Everyday Mindfulness

Part 3: Mindful Eating

So you’ve read our piece on The Raisin Exercise.

And you may have begun to glean a clue as to how Mindfulness alludes to all our behaviours in life.

And that this includes our behaviour on not just what we choose to eat, but HOW we eat food WHEN we eat it.

Which brings us to Mindful Eating.

On the one hand, Mindful Eating is the most important story of our lives.

We eat every day. Every day that we exist, we will hopefully have the opportunity to consume some sustenance.

But for many of us, how we eat may have been shaped by our circumstances, environments and lifestyles. Our behaviour at meal times has changed.

But on the other hand, Mindful Eating is probably the simplest, most natural mindfulness practise that you can achieve.

It should be so natural, that you could say that it should be the least important story of our lives. Because we don’t need to think about it at all.

But along the way, because of those circumstances, environments and lifestyles, we have forgotten some of those rules.

And have formed poor routines leading to bad habits.

But it doesn't have to be that way.

In fact, Mindful Eating is incredibly easy to get to grips with because many of us have already been taught the key fundamental aspects of it as children or at school.

It just seems unfashionable these days to mention it and it is surprising to us that many articles on Mindful Eating don’t even mention them.

It’s almost as if Mindful Eating suddenly arrived on the horizon.

Yes, there is Mindful Awareness involved but many of the key points of Mindful Eating are actions we take.

Those actions make up our behaviour at mealtimes. The good behaviours were taught to us as:

“Dinner Etiquette or Table Manners”

“Please don’t scoff your food like that. It took time to prepare. Remember; take small mouthfuls, and chew properly . And please sit properly when eating.”

But like in the Raisin Exercise, the fundamental rule is bringing awareness to the table and to how we eat.

And so yet again, we cannot stress this enough. Because Mindful eating really is about pausing, revisiting old lessons and ….

Awareness. Awareness. Awareness. Awareness. Awareness. Awareness. Awareness. Awareness. Awareness. Awareness. Awareness. Awareness. Awareness. Awareness. Awareness. Awareness. Awareness. Awareness.

First, a small bit of the science explained in the simplest of ways.

We all need fuel (food) to keep our engines running.

When we are getting low on fuel, our blood sugar levels begin to drop.

Our stomachs recognise this and begin to produce a hormone called Ghrelin. Ghrelin sends a signal to the brain which stimulates our appetite i.e. “Oooh, I am hungry” Ghrelin is sometimes called the “Hunger Hormone” because of this signal it sends.

As we then eat and refuel, and cells in the small intestine begin to produce Leptin. Leptin sends a signal to our brains that we are now refuelled and we can stop eating.

The problem is, and most scientists seem to agree, it takes about 20 mins for the brain to get the signal.

This means we continue eating even though the body is saying “Woah, enough already!”

So eating mindfully (and following some of the rules of dinner etiquette) can help us slow down our eating and give those signals enough time to reach our brain and for us to think “Hmmm, ok. Yea, I think I’ve had enough ‘cos I am no longer hungry”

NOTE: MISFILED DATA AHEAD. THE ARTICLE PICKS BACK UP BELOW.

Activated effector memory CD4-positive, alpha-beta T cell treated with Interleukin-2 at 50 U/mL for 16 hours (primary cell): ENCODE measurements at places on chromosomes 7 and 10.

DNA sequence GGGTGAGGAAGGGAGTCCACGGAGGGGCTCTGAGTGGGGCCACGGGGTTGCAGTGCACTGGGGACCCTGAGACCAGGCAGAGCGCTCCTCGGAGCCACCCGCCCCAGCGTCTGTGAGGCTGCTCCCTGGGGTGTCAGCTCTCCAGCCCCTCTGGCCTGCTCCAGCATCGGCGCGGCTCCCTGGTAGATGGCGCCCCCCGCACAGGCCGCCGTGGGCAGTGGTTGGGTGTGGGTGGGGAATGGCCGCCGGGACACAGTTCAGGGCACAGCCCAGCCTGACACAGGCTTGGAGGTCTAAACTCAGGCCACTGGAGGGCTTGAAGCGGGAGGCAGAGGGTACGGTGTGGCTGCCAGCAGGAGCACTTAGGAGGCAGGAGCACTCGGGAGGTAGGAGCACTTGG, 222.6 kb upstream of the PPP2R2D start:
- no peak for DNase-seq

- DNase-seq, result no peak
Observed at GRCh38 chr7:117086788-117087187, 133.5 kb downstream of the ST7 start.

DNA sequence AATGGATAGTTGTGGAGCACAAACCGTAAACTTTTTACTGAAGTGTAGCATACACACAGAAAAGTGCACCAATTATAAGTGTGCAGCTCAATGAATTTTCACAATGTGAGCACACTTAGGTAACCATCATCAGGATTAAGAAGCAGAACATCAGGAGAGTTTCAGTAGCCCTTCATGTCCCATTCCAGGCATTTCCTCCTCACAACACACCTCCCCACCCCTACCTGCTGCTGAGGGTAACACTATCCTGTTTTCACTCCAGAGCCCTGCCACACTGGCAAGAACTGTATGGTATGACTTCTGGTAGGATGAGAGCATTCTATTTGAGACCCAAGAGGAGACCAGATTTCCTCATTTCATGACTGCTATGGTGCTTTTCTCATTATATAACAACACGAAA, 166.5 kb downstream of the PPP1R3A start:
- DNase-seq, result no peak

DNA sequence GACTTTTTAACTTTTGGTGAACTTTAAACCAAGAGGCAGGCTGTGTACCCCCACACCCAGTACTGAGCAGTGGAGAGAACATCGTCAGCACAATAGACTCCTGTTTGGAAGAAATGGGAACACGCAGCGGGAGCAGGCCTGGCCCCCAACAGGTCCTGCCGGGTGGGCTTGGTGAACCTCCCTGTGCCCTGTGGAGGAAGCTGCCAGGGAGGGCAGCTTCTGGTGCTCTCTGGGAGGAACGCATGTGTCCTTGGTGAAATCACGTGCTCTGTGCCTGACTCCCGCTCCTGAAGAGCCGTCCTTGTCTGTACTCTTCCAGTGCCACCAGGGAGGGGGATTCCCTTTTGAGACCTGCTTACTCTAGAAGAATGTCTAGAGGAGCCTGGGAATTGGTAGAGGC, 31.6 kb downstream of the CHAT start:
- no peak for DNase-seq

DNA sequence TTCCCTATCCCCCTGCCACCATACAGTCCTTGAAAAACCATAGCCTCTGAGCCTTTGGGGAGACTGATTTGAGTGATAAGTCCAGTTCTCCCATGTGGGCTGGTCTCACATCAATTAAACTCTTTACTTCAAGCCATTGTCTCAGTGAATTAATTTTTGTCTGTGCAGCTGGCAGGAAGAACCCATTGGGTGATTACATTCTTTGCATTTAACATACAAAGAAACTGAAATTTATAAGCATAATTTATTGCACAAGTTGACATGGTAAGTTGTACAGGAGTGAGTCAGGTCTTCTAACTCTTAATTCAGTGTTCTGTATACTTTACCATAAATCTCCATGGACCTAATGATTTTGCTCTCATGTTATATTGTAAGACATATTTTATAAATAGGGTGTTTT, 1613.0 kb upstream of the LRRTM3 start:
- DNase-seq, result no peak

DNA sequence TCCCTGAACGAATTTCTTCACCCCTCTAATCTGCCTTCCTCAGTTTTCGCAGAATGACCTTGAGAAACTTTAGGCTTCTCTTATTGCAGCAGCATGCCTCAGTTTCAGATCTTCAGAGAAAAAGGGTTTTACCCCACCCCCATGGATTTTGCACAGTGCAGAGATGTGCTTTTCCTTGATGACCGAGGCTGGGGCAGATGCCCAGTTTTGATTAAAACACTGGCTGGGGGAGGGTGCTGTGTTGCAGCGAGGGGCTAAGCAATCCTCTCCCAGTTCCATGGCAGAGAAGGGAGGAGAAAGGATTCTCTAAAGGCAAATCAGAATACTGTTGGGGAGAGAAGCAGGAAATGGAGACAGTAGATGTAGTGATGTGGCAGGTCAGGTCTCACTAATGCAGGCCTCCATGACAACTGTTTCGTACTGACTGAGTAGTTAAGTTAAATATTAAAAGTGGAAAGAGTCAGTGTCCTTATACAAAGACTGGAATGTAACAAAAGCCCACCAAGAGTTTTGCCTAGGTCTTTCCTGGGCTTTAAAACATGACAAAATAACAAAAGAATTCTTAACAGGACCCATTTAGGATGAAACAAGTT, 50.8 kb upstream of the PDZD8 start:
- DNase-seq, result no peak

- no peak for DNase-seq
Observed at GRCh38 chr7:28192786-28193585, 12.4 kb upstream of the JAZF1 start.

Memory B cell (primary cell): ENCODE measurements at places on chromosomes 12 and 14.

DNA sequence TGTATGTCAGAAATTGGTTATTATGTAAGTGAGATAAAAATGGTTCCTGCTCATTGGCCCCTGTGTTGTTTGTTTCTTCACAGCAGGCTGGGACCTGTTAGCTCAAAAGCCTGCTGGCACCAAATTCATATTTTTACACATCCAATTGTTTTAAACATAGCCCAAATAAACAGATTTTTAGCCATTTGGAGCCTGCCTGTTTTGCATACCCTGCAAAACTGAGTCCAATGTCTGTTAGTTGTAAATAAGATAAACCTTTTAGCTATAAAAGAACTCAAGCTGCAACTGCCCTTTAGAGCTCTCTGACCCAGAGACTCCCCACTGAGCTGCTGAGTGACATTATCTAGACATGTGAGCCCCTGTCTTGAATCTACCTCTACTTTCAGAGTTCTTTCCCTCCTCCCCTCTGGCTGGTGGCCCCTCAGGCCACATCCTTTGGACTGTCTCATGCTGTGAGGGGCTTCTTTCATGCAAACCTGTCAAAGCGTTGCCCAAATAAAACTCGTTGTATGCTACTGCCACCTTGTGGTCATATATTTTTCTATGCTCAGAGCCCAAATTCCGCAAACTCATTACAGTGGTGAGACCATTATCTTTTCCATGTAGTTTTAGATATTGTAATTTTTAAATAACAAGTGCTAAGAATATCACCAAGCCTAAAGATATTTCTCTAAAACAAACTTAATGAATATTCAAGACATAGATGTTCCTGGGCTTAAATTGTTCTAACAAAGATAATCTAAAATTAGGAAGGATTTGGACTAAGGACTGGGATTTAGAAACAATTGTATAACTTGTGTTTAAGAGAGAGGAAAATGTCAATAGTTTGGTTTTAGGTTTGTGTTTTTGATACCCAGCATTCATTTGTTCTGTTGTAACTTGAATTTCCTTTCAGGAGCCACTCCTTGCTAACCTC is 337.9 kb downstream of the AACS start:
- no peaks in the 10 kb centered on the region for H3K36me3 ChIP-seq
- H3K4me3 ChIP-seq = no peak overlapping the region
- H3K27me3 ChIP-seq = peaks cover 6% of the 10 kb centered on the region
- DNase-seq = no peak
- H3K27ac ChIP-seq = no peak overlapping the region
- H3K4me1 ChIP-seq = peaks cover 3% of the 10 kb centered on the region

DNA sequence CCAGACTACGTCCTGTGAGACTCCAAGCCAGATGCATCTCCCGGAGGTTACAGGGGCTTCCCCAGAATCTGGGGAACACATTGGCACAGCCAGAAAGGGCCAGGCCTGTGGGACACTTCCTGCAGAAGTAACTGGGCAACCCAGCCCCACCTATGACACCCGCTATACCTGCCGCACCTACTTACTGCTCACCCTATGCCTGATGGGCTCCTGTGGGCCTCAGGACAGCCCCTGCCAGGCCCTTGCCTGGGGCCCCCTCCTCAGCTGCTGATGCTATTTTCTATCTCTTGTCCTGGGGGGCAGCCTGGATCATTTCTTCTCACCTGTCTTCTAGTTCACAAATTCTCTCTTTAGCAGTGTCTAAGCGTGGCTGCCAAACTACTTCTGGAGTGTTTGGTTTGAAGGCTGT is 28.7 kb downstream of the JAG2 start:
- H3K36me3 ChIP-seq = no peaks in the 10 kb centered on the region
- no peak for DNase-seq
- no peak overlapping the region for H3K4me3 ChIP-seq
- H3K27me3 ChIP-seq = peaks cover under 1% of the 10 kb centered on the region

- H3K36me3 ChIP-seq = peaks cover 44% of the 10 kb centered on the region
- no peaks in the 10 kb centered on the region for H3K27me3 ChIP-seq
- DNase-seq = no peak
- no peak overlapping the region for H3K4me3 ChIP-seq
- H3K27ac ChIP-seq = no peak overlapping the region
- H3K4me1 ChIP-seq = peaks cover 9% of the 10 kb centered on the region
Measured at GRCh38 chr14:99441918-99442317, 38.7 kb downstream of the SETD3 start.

The extras we should bring our awareness to

How do you feel when you food shop or sit down for a meal?

When you arrive at a supermarket, are you rushed, late, anxious or just cheesed off because you would rather be somewhere else?

That's ok. It really is.

Life is not perfect and we often have to squeeze our shopping into a very stressful or hectic day.

BUT try this. Before you enter a supermarket all rushed, annoyed or flustered. Stop for just a moment. It could be in the car. It could even be just before you enter the store.

Stop. Breathe slowly for a few moments. Tell yourself how important what you are about to do is.

That you kindly accept that you may be hungry, tired, upset, agitated or even angry (the last one, Hungry + Angry = Hangry is common). Kindly remind yourself that what you do now may shape your meals for the next few days.

Remind yourself that you won’t always feel like this. And that this moment will pass BUT the rest of the week will not.

That from this moment to the time you finish at the till, you are going to press the pause button on any distractions and bring your awareness to your shopping.

You may have heard some say “Never go food shopping when you are hungry”

It’s because we generally make poor decisions when hungry and we really are planning for a few days food with the immediacy of the mind screaming “FEED ME NOW”

A trick to help you: Go immediately and buy a small bottle of water and a small fruit. A banana perhaps. And have that when you start your shopping and sip and munch slowly as you would doing The Raisin Exercise.

Pay attention to the textures, the taste and the sensations of the fruit. It really is a supreme way of being mindful and doing the shop. It’s just enough to rehydrate and nourish.

It may sound like an inconvenience BUT it’s better than impulse buying, which will cost you money and perhaps a second trip to the shops when you realise that you did not get what you REALLY needed for the week.

Because all the brain could think of is: “FEED ME NOW”

And begin to make this a habit of kindness and generosity to yourself. And remember to tell yourself it’s because you care. You actually care.

Why is this important?

Because the actions you take over the course of the next few minutes could determine what you eat for the next few days.

The foods you choose, the choices you make, the items you are attracted to could be based on the way you are feeling AT THAT MOMENT.

The brain is not disciplined enough to plan out the next few meals. So having a shopping list helps. But it’s ok if you don’t have one.